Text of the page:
How many times have you, a parent of a toddler, been in a hurry? If it’s not to make the Yoga for mommy (daddy) and me class, it might be to drop the little one off at day care so that you can enjoy your hard earned hour or two of free time. Your little one, who for some odd reason does not seem to be as invested in moving at an accelerated rate, saunters, as he checks out the fascinating nearby objects. You grab his arm in order to speed things up a bit. He winces or perhaps even cries, but thinking nothing of it, you continue on your daily routine until some time later you realize that OMG, he is not moving that arm. Panicked, you imagine that you have somehow managed to permanently lame your offspring. The doctor examines your boy and with one simple maneuver corrects the problem and off you go.
What happened? You grabbed your child by the hand, which pulled his elbow slightly out of joint, which in medicalese is referred to as subluxation or nursemaids elbow. The ligaments around a child’s elbow are not as developed and more lax than their adult counterparts. If you pull hard enough (surprisingly not that hard) this might happen again and again, especially in young children with lax joints. Affected children will often bend the elbow with the hand facing down and resist all movement.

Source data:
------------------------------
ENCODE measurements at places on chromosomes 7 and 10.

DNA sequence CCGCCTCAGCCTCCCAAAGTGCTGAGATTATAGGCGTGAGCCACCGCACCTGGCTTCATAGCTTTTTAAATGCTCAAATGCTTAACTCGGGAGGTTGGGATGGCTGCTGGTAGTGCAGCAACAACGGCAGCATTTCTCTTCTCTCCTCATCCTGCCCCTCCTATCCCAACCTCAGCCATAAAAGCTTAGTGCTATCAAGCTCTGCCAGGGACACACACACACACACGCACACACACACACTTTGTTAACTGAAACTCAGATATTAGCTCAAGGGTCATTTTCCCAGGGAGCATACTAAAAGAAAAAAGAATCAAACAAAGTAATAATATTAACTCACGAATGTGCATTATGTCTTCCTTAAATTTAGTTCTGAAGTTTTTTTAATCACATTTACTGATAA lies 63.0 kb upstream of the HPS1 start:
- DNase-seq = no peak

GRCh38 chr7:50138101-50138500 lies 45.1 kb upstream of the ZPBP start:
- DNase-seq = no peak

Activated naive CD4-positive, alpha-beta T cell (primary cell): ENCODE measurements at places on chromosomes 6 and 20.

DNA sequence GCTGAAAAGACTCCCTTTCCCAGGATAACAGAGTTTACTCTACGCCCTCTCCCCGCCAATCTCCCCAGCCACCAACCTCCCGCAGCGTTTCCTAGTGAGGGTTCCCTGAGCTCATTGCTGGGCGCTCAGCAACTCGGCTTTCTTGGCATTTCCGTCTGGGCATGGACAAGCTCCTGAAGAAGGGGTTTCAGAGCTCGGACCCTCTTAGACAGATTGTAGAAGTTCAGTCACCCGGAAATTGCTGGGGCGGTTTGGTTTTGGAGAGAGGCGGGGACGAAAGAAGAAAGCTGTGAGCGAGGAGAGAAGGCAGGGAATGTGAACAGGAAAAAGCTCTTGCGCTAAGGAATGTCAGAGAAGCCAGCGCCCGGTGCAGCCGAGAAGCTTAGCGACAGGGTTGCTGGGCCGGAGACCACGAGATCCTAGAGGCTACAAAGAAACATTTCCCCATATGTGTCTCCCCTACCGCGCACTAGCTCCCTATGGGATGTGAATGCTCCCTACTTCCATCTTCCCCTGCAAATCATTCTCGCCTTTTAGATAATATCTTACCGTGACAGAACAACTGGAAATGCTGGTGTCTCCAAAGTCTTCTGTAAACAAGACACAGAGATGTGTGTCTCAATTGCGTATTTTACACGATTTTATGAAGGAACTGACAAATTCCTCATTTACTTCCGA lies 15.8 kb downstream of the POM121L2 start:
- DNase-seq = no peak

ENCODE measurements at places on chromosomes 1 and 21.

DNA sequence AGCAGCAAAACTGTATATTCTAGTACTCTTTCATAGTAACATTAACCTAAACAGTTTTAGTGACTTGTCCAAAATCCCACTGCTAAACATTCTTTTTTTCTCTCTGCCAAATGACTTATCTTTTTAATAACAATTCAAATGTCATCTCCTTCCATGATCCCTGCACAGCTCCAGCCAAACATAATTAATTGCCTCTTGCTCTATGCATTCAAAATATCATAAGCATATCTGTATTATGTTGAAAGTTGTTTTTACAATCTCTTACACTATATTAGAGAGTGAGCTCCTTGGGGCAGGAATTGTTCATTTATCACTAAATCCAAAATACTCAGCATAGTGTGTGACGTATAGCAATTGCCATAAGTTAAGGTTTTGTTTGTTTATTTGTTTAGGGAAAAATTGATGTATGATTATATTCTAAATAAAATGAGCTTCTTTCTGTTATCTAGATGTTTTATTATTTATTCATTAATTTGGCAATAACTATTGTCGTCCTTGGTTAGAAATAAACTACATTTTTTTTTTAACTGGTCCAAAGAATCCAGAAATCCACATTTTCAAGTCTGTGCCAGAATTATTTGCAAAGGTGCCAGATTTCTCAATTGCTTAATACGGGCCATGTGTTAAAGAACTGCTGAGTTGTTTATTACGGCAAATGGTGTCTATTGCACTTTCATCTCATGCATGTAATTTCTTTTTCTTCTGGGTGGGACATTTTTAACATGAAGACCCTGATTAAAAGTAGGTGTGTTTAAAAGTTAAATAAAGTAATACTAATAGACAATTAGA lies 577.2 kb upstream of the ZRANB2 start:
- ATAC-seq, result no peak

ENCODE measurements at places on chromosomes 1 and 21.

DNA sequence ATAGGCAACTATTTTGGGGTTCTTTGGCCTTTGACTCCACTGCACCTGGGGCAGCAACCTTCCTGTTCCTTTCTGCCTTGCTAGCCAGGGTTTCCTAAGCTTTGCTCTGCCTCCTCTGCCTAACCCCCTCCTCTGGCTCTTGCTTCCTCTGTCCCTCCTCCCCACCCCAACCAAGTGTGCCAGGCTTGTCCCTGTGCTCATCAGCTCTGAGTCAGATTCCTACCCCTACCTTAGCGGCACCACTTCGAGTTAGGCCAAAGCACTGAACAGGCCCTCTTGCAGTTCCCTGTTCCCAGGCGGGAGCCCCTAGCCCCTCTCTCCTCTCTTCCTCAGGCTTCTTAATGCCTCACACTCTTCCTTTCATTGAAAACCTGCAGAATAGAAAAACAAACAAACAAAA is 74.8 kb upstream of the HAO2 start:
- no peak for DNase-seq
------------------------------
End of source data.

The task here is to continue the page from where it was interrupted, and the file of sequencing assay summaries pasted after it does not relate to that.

In order to reduce the elbow, your doctor will simply extend the elbow as she rotates the forearm so that the hand is facing toward the ceiling. This easily performed maneuver is minimally painful and thus requires no pain medications-perhaps only a relaxed child. At times it can take up to one hour before your child will move the arm again.
To prevent these injuries, never grab a toddler by the hand and then pull him along. Rather, as you pull him forward grab the elbow instead. Better yet, forgo the mommy and me yoga class and instead just check out those incredibly interesting water puddles.